WILD ST LUCIA
St Lucia is really not that big. Twenty-eight miles long and thirteen miles wide, it could easily be swallowed up by Greater London or New York City. But size isn't everything, and when it comes to wildlife, this little island boasts a profusion of native species that would put most larger countries to shame. St Lucia's golden beaches, lush forests and colourful coral reefs are home to thousands of species of plants and animals, of which some are unique to the island and can be found nowhere else in the world.
Unsurprisingly, ecotourism is a popular activity for visitors to the island, and a wide range of opportunities exist, from bird-watching to scuba diving, and from adventurous rainforest hikes to afternoon rambles in exotic botanical gardens. For a slightly more off-beat wildlife experience, though, why not consider getting to know some of St Lucia's less well-known residents - the reptiles?
St Lucia is home to some truly remarkable reptiles, including some of the largest, smallest and rarest reptiles in the world. The Guinness Book of Records bills St Lucia's Worm Snake as the smallest snake in the world, whilst the Leatherback Turtle that nests on St Lucia's beaches is the world's largest living reptile, weighing up to a colossal maximum of 1144 kilos. Visit the Maria Islands Nature Reserve and, if you are very lucky indeed, you might catch a glimpse of the St Lucia Racer, which is probably the world's rarest snake (the racer is so rare and elusive that it is impossible to count exactly how many of them there are!). The St Lucia Racer, known locally as the Kouwès, can be recognised by its olive-green colour and the black zig-zag pattern on its back. If you visit the Marias but don't spot the Kouwès, don't be disheartened - you're almost certain to meet another local speciality, the St Lucia Whiptail (or Zandoli Tè), a large, colourful ground lizard that sports the colours of the national flag - yellow, blue, black and white. Both the Racer and the Whiptail are unique to St Lucia's tiny offshore islands.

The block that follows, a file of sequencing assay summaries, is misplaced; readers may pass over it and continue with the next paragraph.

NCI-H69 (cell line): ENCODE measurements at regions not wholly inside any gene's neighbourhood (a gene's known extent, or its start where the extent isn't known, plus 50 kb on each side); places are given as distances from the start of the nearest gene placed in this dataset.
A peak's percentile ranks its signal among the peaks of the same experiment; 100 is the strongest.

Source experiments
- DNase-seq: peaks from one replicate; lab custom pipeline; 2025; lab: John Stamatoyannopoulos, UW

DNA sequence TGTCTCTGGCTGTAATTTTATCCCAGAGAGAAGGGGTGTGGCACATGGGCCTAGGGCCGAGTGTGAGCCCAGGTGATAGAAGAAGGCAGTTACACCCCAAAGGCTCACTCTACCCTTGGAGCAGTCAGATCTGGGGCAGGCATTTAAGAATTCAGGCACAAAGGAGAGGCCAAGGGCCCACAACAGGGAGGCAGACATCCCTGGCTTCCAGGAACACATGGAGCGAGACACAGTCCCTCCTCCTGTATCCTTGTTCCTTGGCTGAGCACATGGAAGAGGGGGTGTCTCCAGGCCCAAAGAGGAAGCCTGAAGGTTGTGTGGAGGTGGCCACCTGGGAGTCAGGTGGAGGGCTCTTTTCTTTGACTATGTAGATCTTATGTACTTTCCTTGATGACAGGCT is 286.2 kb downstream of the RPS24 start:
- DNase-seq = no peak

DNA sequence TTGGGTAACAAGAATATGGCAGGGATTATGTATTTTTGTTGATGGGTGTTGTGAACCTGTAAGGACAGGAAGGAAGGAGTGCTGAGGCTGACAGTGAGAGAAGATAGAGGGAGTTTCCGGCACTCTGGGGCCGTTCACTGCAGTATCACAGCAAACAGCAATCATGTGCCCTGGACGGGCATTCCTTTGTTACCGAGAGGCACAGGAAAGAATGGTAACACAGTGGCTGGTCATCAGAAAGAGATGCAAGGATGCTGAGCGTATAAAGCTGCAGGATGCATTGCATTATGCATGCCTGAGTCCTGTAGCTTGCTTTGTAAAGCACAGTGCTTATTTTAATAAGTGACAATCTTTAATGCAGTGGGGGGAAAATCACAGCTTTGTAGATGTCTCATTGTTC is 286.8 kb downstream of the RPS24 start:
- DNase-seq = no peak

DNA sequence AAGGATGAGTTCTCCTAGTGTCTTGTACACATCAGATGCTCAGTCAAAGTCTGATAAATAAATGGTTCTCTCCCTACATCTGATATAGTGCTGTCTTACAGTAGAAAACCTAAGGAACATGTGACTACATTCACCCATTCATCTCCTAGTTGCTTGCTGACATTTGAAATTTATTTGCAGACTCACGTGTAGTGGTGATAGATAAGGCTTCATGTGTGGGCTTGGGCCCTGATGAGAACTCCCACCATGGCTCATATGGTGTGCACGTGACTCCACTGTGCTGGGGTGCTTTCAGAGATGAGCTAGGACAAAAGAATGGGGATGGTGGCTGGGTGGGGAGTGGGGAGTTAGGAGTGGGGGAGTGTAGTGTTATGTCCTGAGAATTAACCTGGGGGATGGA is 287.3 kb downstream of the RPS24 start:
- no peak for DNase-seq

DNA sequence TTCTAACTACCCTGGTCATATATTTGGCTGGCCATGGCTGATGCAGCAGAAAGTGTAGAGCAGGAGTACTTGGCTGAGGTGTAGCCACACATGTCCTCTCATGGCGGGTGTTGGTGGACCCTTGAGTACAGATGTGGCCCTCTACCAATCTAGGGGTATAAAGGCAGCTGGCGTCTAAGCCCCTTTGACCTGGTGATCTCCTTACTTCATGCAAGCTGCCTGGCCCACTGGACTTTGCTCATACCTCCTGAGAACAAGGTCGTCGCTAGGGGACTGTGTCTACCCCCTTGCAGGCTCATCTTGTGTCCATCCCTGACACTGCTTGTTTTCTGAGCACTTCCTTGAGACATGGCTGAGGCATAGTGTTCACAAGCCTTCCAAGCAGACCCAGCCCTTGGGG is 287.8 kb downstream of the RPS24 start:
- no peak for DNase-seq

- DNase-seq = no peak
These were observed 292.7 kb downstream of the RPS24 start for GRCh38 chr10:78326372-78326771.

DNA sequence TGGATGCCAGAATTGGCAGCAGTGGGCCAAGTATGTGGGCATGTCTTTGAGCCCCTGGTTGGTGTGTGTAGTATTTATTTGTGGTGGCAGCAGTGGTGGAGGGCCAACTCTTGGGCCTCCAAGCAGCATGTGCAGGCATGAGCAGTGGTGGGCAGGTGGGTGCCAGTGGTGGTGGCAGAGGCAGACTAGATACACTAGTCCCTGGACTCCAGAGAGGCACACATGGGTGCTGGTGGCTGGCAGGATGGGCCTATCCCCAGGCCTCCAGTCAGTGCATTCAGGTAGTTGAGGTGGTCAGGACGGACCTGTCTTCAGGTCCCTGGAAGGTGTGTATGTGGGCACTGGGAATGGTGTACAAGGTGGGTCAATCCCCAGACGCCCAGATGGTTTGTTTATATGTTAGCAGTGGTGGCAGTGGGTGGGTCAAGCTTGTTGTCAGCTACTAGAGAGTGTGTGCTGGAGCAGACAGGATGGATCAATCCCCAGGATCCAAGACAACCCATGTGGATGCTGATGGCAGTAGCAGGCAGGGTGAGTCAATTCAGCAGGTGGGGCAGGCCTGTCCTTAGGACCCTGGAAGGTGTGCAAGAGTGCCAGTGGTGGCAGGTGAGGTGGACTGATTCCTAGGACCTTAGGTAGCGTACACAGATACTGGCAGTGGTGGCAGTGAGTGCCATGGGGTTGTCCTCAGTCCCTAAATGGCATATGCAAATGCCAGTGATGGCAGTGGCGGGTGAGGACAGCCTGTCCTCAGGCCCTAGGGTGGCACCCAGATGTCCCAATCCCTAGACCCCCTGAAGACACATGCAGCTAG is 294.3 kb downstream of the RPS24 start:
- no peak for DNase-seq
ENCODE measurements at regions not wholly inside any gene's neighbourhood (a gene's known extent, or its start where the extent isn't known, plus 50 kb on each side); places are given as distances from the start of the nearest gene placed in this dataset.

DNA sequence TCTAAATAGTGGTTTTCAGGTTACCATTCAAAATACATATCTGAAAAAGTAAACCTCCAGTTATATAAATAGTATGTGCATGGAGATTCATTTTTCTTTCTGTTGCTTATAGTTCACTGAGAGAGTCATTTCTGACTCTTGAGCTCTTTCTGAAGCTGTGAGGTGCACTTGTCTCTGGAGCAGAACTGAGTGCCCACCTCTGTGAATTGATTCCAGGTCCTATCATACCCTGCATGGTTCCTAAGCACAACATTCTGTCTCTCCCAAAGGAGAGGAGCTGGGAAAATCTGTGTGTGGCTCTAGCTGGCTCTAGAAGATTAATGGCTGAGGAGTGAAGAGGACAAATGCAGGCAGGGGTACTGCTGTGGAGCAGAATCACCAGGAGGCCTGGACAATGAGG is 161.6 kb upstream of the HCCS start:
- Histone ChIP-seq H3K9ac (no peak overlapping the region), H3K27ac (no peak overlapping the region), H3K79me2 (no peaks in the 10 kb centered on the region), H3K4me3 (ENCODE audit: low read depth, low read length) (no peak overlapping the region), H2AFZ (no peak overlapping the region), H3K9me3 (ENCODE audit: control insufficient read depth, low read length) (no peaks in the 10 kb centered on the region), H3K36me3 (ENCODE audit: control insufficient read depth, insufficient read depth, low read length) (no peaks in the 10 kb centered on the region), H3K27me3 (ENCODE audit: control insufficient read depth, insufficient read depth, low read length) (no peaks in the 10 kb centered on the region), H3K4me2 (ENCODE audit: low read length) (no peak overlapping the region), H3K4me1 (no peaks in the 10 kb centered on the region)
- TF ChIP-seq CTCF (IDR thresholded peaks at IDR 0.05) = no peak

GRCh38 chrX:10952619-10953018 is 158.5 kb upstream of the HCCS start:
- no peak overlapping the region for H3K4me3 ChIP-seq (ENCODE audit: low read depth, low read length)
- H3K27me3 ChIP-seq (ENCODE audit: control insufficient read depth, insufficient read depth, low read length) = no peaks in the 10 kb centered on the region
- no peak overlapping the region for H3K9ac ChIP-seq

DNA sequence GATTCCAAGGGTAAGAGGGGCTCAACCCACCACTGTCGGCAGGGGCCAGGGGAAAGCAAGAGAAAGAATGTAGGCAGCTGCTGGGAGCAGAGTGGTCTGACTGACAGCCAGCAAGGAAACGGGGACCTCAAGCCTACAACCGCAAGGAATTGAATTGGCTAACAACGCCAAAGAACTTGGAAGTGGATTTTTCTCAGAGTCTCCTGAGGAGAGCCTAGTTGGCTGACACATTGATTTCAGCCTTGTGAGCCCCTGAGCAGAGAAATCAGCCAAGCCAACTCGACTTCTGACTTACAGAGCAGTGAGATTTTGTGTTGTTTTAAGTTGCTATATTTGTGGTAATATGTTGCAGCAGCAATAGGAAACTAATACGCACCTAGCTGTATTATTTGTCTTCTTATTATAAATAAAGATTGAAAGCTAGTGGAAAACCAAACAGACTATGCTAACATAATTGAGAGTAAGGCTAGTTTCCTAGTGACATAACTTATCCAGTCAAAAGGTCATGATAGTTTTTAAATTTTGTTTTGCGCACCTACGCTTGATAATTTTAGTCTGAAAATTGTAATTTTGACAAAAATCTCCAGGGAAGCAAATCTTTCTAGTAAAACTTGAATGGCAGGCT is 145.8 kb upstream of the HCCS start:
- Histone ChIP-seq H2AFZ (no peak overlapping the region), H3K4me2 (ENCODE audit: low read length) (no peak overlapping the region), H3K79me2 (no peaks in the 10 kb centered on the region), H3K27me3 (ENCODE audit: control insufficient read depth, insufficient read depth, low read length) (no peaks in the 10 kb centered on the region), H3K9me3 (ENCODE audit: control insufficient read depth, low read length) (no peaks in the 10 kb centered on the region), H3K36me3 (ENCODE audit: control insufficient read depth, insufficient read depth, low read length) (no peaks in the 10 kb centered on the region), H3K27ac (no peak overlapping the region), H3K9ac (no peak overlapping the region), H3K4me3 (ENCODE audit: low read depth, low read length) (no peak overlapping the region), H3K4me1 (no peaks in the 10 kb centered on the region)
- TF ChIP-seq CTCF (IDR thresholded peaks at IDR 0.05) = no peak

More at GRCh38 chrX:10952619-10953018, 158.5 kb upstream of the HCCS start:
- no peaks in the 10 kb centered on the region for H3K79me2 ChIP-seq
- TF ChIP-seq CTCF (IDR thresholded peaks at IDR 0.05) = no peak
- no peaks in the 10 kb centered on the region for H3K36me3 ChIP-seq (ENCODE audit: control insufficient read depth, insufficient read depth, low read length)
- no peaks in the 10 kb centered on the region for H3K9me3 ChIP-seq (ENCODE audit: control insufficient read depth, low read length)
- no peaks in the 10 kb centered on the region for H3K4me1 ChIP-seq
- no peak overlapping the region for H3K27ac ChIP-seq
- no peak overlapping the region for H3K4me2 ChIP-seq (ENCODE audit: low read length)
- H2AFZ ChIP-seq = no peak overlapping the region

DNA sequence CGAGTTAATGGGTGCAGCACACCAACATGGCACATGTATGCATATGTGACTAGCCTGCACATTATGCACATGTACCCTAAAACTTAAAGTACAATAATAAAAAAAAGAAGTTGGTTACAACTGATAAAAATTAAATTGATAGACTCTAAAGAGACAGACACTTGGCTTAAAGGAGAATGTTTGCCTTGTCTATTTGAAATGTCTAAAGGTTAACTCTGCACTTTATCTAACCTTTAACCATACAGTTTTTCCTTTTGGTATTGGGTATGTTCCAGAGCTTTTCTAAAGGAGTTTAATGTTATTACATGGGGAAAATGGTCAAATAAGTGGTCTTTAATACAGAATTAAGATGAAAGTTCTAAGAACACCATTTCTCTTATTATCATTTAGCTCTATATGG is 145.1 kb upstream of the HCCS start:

Of course, you can meet some of St Lucia's reptilian residents without ever leaving the comfort of your hotel balcony - tree lizards and house geckos are common throughout the island (and if you feel a bit squeamish about sharing your balcony with scaly scampering creatures, remember that they are very good at catching troublesome insects!). But venture further a-field, to St Lucia's remote and rugged northeast coast, and hopefully you'll be rewarded with a sighting of some of the world's largest, most ancient, and most charismatic reptiles - sea turtles and iguanas.
Turtle-watching at Grande Anse
Grande Anse, about 10km north of Dennery on the east coast, is one of the most important beaches in the region for nesting sea turtles. Pounded by a dramatic (and dangerous) surf, this ruggedly beautiful spot has never been developed, and the only signs of human habitation are the lights of the village of Desbarra that twinkle up on the distant hillside once night falls. Most of the time the beach is empty, but from March to August a steady trickle of visitors make the dirt-track truck ride to experience a true natural wonder - the spectacle of leatherback turtles, the world's largest living reptiles, coming ashore to lay their eggs.
Leatherback turtles are one of three species of turtle (along with Hawksbill and Green turtles) that nest on St Lucia's beaches. All three species are threatened with extinction, due to hunting, pollution, disturbance and destruction of their nesting sites and commercial fishing (turtles frequently become ensnared in nets and lines or are injured by ships' propellers). The Leatherback is unmistakeable due to its massive size (it can reach a length of over two metres) and leathery shell, with seven prominent ridges. Leatherbacks spend almost all of their lives at sea, where they feed primarily on jellyfish, and rarely stop swimming, even to sleep (Leatherbacks have been tracked swimming over 7500 miles in a single year). They can live to well over fifty years old, can dive to depths of 1200m (deeper than any other turtle), and can tolerate colder water than other turtles thanks to a unique system of blood supply to their bones and cartilage - reptiles are cold-blooded, but this special adaptation allows the Leatherback to keep its body temperature several degrees above that of the surrounding water.